If there is already an ongoing family law case involving the child (e.g., stemming from a divorce), a parent can get visitation rights by filing a Request for Order (form FL-300), according to the official website of The Judicial Branch of California. In this form, the parent asks the judge to make a legally binding order about custody and visitation, also known as “parenting time” in the state.
- Do unfit parents have visitation rights?
If there is reason to believe that a child’s health or safety would be at risk when spending time with a parent, a court may evaluate the parent’s fitness or take away custody rights. Custody orders can be changed. When making such an evaluation, judges look for a history of family violence, child abuse/neglect, alcohol/drug abuse or dependence, and serious mental illnesses. Since California courts must make custody and visitation decisions based on what’s best for the child, all of these factors could raise red flags. If a parent is deemed unfit, their parental and visitation rights are usually cut to a bare minimum or, as an alternative, the judge may opt for supervised visitation.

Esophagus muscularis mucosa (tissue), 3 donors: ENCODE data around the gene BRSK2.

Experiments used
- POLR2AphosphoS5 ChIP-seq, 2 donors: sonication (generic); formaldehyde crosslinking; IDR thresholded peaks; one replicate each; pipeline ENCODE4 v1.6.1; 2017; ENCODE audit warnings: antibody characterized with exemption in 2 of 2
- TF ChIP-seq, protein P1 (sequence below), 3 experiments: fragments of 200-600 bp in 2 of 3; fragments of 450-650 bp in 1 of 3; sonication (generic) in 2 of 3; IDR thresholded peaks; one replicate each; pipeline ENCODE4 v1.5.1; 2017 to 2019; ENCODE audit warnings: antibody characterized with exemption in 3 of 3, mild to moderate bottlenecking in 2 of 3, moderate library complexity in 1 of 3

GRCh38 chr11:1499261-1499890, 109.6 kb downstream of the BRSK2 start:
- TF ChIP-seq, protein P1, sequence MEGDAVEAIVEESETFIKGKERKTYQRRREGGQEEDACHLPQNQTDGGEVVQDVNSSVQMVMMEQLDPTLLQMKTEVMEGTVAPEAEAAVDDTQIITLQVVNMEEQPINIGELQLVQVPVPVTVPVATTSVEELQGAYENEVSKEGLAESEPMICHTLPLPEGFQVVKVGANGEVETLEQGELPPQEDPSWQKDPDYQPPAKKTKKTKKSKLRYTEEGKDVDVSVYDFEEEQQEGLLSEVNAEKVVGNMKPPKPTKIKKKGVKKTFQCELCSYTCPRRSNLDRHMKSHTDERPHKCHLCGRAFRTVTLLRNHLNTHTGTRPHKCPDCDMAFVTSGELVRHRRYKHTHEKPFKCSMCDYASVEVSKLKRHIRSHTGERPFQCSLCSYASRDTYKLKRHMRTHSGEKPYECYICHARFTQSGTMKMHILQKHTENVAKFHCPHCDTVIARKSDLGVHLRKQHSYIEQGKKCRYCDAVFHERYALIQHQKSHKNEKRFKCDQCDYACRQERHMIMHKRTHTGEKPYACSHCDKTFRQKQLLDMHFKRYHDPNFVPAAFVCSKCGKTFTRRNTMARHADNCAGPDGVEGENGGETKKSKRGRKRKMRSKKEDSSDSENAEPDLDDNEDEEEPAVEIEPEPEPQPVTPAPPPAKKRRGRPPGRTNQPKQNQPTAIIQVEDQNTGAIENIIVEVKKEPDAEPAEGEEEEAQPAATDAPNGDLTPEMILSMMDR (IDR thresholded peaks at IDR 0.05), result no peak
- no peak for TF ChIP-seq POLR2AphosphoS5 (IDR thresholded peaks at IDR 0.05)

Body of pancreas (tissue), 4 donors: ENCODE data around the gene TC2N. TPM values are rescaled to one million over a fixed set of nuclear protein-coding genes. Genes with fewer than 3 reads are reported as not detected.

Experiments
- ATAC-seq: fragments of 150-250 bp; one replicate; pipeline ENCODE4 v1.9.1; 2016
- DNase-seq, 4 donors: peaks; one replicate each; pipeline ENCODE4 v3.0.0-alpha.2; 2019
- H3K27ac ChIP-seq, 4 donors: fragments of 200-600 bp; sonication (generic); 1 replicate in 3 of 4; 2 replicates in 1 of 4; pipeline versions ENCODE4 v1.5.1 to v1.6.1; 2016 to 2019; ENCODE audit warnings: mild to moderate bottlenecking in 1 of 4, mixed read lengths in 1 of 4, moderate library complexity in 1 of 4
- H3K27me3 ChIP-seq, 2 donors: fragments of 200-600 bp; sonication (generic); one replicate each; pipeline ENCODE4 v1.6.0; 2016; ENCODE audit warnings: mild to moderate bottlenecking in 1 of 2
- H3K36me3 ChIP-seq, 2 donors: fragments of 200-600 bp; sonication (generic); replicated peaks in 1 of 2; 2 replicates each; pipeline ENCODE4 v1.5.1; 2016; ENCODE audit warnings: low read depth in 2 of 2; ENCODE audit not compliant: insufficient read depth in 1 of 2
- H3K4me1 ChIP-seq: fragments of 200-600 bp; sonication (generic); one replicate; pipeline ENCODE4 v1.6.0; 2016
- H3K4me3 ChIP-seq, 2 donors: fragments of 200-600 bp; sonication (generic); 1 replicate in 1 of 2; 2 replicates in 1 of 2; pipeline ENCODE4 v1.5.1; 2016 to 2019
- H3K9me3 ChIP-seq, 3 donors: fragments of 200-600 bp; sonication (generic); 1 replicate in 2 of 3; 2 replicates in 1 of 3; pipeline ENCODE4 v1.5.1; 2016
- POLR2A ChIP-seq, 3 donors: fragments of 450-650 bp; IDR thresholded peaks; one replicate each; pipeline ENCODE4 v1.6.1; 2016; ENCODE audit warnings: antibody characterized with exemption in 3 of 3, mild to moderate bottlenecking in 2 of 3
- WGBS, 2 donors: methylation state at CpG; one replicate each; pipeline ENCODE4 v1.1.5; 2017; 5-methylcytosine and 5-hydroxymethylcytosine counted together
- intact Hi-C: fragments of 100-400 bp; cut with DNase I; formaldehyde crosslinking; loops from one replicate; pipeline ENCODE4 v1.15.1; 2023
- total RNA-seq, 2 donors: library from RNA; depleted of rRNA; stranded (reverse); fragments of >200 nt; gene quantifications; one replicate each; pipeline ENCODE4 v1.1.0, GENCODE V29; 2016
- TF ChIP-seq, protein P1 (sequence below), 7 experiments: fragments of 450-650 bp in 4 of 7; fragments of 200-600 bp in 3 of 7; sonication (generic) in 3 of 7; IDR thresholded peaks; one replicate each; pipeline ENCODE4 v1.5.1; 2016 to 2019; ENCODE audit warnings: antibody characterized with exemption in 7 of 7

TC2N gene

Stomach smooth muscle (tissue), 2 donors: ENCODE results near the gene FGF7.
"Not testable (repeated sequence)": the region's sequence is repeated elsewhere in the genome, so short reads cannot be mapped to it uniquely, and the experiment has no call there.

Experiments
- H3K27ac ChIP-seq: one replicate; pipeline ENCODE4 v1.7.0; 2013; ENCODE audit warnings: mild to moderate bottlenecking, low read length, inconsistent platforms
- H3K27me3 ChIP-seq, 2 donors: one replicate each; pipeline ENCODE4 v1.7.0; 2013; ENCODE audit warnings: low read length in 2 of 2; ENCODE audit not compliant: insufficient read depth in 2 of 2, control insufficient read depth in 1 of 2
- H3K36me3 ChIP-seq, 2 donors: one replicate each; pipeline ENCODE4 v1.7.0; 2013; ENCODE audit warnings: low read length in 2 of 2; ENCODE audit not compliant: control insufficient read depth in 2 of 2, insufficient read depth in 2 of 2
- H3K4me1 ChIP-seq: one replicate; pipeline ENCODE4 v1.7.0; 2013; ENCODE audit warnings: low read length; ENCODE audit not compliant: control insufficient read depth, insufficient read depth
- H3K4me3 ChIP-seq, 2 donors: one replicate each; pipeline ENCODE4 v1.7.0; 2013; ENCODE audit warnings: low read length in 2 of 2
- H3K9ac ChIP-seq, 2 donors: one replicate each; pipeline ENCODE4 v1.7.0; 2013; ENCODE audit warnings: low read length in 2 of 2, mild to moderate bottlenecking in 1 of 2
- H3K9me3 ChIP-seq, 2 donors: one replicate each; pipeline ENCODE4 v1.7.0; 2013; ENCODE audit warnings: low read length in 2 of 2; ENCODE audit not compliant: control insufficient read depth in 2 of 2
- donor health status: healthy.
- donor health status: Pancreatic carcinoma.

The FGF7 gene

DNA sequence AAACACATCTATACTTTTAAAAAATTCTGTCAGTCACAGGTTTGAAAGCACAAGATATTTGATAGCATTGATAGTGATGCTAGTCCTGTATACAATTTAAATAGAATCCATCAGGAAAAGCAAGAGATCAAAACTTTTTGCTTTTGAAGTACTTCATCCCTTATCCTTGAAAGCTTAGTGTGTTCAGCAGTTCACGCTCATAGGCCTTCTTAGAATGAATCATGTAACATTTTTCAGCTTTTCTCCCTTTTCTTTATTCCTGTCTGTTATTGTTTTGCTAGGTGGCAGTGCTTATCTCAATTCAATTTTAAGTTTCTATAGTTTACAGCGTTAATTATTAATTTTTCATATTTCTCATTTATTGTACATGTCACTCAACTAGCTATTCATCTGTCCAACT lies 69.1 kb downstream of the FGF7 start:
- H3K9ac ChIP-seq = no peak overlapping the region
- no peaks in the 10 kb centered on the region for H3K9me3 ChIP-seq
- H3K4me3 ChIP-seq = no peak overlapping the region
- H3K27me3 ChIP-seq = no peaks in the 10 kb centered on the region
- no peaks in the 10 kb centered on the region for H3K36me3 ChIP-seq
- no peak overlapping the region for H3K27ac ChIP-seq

- Can I modify visitation rights?
Either parent can request modifications to the existing parenting time order to modify their visitation rights. However, before granting such a modification request, the court will have to determine whether the requested changes are necessary and proper and if they align with the child’s best interests. To modify an existing order, the requesting party has the burden to prove there has been a “significant change of circumstances” pursuant to California Rules of Court Rule 5.700.
- How can a family lawyer help me?